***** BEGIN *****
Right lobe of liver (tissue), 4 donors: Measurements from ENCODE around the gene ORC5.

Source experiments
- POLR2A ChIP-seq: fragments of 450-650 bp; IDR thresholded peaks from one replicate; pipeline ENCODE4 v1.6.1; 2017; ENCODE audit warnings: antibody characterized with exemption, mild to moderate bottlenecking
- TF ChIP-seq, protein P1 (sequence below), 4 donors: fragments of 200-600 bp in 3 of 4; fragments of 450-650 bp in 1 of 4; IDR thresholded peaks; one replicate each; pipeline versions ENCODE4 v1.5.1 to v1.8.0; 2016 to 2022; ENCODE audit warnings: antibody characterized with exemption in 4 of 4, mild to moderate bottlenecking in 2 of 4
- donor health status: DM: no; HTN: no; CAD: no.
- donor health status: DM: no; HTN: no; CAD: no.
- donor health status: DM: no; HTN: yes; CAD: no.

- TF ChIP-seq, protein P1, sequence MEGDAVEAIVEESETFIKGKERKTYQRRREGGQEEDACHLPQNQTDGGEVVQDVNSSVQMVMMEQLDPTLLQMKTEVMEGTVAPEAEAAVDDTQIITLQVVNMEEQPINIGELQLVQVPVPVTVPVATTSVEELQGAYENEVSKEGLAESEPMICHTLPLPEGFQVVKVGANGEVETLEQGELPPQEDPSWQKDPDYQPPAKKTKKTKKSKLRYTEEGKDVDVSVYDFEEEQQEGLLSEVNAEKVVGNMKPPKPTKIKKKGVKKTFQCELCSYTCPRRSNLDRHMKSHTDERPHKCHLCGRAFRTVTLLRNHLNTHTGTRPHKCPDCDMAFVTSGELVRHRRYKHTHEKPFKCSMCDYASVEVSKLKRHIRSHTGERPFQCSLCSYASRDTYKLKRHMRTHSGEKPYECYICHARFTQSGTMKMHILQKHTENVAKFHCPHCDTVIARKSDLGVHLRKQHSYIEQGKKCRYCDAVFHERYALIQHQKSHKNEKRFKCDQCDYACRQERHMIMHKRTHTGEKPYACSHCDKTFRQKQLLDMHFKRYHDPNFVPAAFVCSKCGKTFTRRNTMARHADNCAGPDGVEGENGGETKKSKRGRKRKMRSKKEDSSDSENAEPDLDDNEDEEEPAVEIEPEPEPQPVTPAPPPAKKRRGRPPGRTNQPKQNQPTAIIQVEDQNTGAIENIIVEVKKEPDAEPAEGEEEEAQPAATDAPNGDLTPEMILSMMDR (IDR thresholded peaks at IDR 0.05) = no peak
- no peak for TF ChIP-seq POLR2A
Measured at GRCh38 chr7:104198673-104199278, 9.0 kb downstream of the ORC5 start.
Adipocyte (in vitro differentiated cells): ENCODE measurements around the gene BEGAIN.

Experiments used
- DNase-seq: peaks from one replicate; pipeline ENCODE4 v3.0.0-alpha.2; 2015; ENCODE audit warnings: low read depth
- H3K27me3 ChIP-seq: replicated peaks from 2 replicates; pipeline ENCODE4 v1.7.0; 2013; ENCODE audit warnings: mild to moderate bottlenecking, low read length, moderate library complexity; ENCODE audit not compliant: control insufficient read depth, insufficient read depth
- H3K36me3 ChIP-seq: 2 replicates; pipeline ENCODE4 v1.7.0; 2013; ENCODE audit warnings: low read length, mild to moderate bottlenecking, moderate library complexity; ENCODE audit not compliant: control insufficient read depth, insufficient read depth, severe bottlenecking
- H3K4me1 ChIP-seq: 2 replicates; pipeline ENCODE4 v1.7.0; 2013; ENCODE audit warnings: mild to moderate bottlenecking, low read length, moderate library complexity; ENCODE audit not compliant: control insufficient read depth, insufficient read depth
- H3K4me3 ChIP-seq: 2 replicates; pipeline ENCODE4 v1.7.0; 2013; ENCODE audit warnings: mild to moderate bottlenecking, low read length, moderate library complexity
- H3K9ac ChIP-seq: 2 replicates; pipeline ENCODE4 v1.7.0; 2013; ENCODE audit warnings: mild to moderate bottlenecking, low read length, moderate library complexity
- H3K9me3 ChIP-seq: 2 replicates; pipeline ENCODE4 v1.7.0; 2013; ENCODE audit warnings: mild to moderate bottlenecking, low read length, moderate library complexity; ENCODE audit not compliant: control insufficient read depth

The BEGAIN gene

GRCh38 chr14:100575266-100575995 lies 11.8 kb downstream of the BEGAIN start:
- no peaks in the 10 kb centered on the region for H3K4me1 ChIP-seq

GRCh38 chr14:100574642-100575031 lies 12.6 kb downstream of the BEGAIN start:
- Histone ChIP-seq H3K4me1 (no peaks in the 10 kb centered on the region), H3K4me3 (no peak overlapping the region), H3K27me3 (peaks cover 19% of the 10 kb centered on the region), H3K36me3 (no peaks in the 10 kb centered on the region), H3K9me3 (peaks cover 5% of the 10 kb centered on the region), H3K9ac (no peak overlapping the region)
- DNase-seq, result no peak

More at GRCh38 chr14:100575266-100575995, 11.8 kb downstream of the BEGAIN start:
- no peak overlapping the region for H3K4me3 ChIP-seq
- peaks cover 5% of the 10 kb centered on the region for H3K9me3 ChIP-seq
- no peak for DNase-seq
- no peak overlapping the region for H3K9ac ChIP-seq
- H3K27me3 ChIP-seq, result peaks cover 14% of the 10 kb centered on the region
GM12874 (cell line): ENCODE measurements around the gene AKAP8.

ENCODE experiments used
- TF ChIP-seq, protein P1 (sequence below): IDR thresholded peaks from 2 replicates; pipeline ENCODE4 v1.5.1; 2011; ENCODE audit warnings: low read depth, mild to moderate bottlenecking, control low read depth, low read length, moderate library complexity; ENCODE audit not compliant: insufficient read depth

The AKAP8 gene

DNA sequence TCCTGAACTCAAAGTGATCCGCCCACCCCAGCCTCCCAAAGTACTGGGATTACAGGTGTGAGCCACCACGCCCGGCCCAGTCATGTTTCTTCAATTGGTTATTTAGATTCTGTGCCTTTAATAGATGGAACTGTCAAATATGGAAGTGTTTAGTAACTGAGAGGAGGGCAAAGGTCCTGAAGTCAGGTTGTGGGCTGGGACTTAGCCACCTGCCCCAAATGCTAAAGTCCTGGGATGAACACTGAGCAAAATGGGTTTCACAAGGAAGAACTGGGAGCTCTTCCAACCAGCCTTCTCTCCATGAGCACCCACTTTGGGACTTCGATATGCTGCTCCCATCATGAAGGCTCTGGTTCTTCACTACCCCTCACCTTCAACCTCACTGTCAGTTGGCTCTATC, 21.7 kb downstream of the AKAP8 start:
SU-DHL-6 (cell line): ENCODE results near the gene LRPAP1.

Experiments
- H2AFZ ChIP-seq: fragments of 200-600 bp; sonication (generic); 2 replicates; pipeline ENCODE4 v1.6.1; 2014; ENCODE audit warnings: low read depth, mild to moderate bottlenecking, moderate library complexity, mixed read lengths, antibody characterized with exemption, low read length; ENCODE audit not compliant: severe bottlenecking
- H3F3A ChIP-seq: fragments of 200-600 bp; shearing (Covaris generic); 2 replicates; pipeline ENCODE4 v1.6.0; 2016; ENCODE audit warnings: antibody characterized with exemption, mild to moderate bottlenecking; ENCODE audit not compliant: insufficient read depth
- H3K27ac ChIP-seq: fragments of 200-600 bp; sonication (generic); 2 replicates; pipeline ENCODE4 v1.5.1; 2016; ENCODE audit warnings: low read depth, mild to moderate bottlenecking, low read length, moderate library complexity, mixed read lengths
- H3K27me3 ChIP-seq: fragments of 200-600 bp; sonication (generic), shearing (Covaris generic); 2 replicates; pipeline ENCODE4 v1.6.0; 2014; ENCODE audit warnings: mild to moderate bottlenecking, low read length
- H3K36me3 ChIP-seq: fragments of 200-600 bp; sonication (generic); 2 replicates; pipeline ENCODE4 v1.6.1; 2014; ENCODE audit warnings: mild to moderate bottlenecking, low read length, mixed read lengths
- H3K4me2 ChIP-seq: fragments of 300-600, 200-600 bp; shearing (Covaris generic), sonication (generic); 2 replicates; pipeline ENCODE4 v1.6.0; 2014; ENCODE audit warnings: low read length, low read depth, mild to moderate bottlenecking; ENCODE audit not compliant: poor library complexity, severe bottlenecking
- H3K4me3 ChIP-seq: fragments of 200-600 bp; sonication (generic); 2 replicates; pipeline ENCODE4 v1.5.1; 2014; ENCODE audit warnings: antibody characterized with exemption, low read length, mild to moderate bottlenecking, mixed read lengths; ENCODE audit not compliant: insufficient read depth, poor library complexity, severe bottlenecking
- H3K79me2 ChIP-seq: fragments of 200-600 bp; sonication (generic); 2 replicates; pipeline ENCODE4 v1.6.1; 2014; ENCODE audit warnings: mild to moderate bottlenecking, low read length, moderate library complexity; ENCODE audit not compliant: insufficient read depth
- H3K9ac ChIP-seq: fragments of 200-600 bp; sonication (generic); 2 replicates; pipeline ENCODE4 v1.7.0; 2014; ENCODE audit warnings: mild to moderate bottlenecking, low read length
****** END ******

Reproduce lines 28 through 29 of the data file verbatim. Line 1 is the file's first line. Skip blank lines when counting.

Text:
- peaks cover 5% of the 10 kb centered on the region for H3K9me3 ChIP-seq
- no peak for DNase-seq